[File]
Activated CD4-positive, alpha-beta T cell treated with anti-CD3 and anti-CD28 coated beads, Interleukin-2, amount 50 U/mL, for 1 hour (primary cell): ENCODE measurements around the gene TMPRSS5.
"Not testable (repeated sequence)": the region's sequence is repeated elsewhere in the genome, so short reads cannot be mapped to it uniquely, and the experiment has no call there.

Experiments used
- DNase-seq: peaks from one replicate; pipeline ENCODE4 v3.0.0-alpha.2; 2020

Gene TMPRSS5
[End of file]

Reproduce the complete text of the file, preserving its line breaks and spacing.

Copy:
Activated CD4-positive, alpha-beta T cell treated with anti-CD3 and anti-CD28 coated beads, Interleukin-2, amount 50 U/mL, for 1 hour (primary cell): ENCODE measurements around the gene TMPRSS5.
"Not testable (repeated sequence)": the region's sequence is repeated elsewhere in the genome, so short reads cannot be mapped to it uniquely, and the experiment has no call there.

Experiments used
- DNase-seq: peaks from one replicate; pipeline ENCODE4 v3.0.0-alpha.2; 2020

Gene TMPRSS5